If I had been there, this is likely the reason I would have done it – if I would have done it at all. Even now, I must admit I have difficulty believing this story. I’m not saying I don’t, because I do believe what I think to be possible and what is actually possible are two different things. Truth be told though, I identify with Lazarus in this story because I often find myself in the dark, bound up and confused by what is happening. What I believe to be possible is based on my knowledge of science and my experience of the world – which is admittedly limited, and often has proved to be wrong.
In fact, it was not until a friend told me he read the books of the Bible as stories, that I began to read it without questioning everything I was reading. The Bible is full of contradictions and stories that defy our understanding of nature. By reading it as stories rather than history, I quit doubting the authenticity of the stories and began asking myself why each of these stories are included in the Bible and why people today are still reading them.
Eventually two things happened for me. First, through Education for Ministry (or EfM), and with the help of various mentors, I began to understand that the Bible is more than mere stories.
For the people of Israel, it is their story. It is used to teach their children who they are as people – God’s chosen people. People who are loved by God, despite making mistake after mistake. There are many lessons contained in the scriptures, but many of them have to be understood in context. And, like today’s story of Jesus raising a man from the dead, the context in which this story takes place is much different from today. In that day, raising people from the dead did not involve CPR, defibrillators, or miracle drugs. Prophets, holy men of God, were known to have done what Jesus did through prayer alone.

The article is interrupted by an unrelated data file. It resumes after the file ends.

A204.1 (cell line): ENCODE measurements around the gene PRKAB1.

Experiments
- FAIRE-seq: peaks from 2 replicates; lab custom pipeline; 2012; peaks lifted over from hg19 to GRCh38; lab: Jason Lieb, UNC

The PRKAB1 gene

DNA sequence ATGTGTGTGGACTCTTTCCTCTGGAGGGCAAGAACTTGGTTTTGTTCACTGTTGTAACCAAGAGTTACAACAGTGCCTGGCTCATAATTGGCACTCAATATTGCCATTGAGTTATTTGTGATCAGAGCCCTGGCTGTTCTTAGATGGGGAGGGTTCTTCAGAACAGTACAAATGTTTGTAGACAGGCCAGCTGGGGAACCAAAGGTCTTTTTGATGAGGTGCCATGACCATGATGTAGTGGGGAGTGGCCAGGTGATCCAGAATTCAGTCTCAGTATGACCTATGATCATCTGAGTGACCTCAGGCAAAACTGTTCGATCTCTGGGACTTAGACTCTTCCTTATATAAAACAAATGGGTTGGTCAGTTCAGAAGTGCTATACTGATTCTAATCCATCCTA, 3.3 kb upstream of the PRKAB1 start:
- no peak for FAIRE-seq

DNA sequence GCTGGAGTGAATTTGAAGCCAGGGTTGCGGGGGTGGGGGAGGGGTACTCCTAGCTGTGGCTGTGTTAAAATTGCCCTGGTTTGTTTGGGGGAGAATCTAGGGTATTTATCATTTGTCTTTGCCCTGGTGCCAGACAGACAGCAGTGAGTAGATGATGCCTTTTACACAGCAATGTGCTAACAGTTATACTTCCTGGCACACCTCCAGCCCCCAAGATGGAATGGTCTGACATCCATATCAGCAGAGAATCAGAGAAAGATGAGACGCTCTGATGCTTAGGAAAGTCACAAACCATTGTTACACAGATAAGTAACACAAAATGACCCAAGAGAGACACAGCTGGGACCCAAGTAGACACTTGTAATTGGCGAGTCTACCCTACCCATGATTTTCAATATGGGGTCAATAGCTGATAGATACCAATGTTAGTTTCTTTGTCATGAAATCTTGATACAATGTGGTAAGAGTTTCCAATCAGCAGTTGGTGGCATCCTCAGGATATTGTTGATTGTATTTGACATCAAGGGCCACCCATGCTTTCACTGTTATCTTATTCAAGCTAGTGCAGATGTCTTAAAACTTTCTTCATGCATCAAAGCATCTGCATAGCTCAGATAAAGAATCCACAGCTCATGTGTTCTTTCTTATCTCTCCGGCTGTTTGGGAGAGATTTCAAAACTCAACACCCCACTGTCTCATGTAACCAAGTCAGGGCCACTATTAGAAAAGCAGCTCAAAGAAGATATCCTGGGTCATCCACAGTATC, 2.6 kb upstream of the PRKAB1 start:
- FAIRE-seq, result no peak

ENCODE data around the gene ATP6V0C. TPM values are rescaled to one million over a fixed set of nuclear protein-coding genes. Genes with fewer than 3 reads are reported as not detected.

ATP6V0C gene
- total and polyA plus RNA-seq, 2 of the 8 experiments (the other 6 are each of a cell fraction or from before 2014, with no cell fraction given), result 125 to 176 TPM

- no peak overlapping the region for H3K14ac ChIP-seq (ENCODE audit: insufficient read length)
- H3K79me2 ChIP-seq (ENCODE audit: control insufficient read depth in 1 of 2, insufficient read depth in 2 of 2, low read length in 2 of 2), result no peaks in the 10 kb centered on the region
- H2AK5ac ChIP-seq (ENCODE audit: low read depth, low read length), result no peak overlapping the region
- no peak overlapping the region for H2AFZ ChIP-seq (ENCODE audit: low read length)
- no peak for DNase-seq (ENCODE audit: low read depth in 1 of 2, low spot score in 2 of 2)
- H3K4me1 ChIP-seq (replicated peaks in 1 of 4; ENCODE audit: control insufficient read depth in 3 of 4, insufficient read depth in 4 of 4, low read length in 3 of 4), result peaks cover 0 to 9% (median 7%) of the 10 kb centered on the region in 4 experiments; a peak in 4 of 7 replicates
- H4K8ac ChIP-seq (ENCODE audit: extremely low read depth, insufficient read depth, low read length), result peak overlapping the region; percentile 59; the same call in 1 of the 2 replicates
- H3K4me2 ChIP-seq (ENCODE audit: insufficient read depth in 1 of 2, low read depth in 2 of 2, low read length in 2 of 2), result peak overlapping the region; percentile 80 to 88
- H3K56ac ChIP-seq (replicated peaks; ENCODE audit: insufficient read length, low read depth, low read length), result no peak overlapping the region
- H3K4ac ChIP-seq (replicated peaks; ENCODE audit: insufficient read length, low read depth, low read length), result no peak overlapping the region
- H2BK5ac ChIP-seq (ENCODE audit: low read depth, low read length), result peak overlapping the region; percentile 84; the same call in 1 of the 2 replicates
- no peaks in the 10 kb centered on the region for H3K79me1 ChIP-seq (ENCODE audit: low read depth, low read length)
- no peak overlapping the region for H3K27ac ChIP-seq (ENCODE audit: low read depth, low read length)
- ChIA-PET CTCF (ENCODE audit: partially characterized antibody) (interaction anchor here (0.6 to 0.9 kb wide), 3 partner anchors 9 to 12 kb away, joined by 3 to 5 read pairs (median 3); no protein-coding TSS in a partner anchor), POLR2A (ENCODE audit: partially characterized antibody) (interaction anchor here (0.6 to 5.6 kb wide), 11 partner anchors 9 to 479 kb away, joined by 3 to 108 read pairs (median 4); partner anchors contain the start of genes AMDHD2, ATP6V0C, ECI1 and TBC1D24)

Remember Elijah and the widow’s son. Elijah calls upon God for help, and the widow’s son is raised from the dead. There are other stories, not in the Bible, but from the time of Jesus, of people being raised from the dead. Again, I ask, why did these stories in the Bible survive AND, why do we continue to study them today? Jesus said, roll the stone away – and they did!
The second thing that happened to me when I started reading the Bible as a collection of stories was that I found myself believing it is possible that Jesus literally raised Lazarus from the dead. Note, I said possible. I don’t know and I don’t need to know. What I do know is that the Bible contains the truth that we need to experience true life.
In today’s Gospel, Jesus says, “Did I not tell you that if you believe, you would see the glory of God?” If we believe, we will roll away the stone and see that Christ does indeed offer us life. And what is it we need to believe – simply this. God’s love is sufficient and offers us life. In Roman’s, Paul tells us that it is the Spirit of God who raised Christ from the dead, and if Christ is in us, that same Spirit dwells in us offering us life. It is the Spirit that frees us from whatever binds us in this life and it is the Spirit that enables us to come out of the darkness and see the light of Christ’s love for us.
Let us pray.
Loving and gracious God, free us from our doubts and concerns and help us see your love that surrounds us. Grant us peace in our hearts and life that, having been freed from darkness, we may shine forth your love to others. We ask our prayers in the name of the Father, the Son, and the Holy Spirit. Amen.